Reference : The penicillin-binding proteins in Streptococcus faecalis ATCC 9790
Scientific journals : Article
Life sciences : Microbiology
Life sciences : Biochemistry, biophysics & molecular biology
http://hdl.handle.net/2268/83038
The penicillin-binding proteins in Streptococcus faecalis ATCC 9790
English
Coyette, Jean [Université de Liège - ULiège > Faculté de Médecine > Service de Microbiologie > > >]
Ghuysen, Jean-Marie [Université de Liège - ULiège > Faculté de Médecine > Service de Microbiologie > > >]
Fontana, Roberta [Università di Sassari > Instituto di Microbiologica > > >]
1-Sep-1980
European Journal of Biochemistry
Blackwell Science
110
2
445-456
Yes (verified by ORBi)
International
0014-2956
1432-1033
Oxford
United Kingdom
[en] binding, competitive ; carrier proteins/*metabolism ; cell membrane/metabolism ; enterococcus faecalis/*metabolism ; half-life ; kinetics ; molecular weight ; muramoylpentapeptide carboxypeptidase/metabolism ; penicillin g/metabolism ; penicillins/*metabolism
[en] Streptococcus faecalis ATCC 9790 possesses seven membrane-bound penicillin-binding proteins. They have been characterized with respect to their apparent molecular weights, relative abundance, specificity profiles for 15 different beta-lactam antibiotics and stability under various conditions. In water and at 37 degrees C, all the native penicillin-binding proteins have half-lives longer than 20 h except protein 3b (half-life of about 600 min) and protein 4 (half-life of about 175 min). The short-lived 80 000-Mr protein 4 is spontaneously converted into a 73 000-Mr water-soluble, penicillin-binding protein 4. Similarly, the short-lived 82 000-Mr protein 3b seems to be the protein from which the 72 000-Mr water-soluble protein X spontaneously originates during incubation of the membranes. Release of both proteins 4 and X from the membrane is maximal under alkaline conditions; it is not inhibited by various protease inhibitors. After exposure to trypsin, the 43 000-Mr membrane-bound penicillin binding protein 6 (a DD-carboxypeptidase) gives to a 30 000-Mr water-soluble protein 6. Like the parent protein, protein 6 exhibits both DD-carboxypeptidase activity and penicillin-binding ability. With proteins 6 and 6, low dose levels of p-chloromercuribenzoate prevent both enzyme activity and combination with penicillin, thus strongly suggesting that a thiol group is involved in the enzyme active center. We have shown previously [Coyette et al. in Eur. J. Biochem. 88, 297--305 (1978) and 75, 231--239 (1977)] that the DD-carboxypeptidase protein 6 fragments the benzylpenicillin molecule with formation of phenylacetylglycine. Breakdown of the complex formed between [14C]benzylpenicillin and 14 000-Mr membrane-bound protein 1 is also 'enzyme-catalysed'. Most likely, however, the released product is penicilloate. With all the other penicillin-binding proteins whose molecular weights are intermediate between those of proteins 1 and 6, breakdown of the complexes formed with [14C]benzylpenicillin results from proteolysis and is not due to the release of the bound metabolite. None of the penicillin-binding proteins behaves, by itself, as a lethal target for beta-lactam antibiotic action on the living cells.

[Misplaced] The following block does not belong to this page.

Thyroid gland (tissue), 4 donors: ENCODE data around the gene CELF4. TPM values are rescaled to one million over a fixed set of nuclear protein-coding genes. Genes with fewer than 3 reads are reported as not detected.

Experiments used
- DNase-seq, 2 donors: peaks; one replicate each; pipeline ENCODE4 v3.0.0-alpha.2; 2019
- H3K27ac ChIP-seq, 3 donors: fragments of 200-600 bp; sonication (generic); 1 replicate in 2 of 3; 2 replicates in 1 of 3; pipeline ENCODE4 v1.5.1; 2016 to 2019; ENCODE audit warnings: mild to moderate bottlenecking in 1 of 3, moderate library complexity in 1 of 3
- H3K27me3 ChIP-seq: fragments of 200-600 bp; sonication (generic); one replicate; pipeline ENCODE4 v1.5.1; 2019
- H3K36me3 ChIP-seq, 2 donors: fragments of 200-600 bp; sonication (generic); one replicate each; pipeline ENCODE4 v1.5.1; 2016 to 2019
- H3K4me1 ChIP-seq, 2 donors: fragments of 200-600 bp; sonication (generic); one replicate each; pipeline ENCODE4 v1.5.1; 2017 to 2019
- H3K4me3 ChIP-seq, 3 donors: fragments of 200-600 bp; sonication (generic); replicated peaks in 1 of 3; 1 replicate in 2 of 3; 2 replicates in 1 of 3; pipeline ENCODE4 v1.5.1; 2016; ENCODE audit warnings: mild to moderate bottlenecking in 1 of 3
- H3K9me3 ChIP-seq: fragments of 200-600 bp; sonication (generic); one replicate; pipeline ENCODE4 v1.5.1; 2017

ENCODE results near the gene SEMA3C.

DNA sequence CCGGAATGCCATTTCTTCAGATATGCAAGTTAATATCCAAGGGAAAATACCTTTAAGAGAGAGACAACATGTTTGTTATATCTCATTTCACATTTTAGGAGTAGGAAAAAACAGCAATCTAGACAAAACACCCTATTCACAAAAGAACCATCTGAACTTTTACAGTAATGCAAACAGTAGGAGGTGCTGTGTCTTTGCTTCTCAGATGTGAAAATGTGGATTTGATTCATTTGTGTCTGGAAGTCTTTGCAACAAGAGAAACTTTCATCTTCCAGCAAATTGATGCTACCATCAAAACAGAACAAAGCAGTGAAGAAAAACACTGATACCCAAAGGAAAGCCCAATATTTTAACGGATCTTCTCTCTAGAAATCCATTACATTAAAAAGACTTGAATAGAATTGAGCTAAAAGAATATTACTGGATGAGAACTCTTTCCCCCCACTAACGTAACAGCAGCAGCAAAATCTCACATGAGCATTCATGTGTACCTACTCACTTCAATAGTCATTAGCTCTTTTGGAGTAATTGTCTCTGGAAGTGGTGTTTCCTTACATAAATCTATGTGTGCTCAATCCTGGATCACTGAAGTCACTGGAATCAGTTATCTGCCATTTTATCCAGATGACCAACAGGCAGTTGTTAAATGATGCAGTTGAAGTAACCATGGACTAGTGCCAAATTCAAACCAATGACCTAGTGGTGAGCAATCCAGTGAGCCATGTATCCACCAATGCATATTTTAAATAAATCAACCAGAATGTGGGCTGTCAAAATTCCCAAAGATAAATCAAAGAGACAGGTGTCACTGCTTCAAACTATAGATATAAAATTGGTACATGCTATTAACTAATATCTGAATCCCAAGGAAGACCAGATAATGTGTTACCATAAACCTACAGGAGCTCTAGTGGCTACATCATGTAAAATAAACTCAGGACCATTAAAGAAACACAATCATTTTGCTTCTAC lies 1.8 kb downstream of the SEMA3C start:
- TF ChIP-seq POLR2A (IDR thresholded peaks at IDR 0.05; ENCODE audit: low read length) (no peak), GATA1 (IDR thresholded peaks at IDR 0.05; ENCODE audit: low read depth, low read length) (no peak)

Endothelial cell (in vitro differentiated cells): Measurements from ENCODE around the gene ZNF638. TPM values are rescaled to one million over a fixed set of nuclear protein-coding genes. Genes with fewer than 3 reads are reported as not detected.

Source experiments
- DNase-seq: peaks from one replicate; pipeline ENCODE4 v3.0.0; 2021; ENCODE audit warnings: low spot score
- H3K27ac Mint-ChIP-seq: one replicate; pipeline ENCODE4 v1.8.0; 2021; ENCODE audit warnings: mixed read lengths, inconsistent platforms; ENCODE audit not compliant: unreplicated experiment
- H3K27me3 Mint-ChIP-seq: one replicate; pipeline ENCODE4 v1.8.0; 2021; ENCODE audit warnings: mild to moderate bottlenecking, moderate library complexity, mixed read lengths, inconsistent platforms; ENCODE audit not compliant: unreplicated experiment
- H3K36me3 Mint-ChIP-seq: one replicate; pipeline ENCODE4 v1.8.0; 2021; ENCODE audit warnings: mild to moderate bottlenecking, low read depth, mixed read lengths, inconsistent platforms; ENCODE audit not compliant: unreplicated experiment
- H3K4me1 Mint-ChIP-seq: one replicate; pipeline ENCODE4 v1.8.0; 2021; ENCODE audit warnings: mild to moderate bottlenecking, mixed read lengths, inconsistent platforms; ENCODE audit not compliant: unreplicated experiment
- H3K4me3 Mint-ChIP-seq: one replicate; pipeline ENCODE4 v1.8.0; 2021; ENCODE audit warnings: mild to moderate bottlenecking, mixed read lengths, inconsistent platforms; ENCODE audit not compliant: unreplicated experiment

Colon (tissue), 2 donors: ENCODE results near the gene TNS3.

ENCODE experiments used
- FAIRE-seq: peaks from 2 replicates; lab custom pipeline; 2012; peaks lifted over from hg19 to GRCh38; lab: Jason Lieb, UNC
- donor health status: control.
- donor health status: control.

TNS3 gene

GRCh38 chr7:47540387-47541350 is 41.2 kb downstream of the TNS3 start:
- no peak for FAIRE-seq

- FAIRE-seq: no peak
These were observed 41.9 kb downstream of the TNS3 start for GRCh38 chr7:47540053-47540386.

Fonds de la Recherche Scientifique Médicale - FRSM ; National Institutes of Health - NIH
Researchers ; Professionals
http://hdl.handle.net/2268/83038

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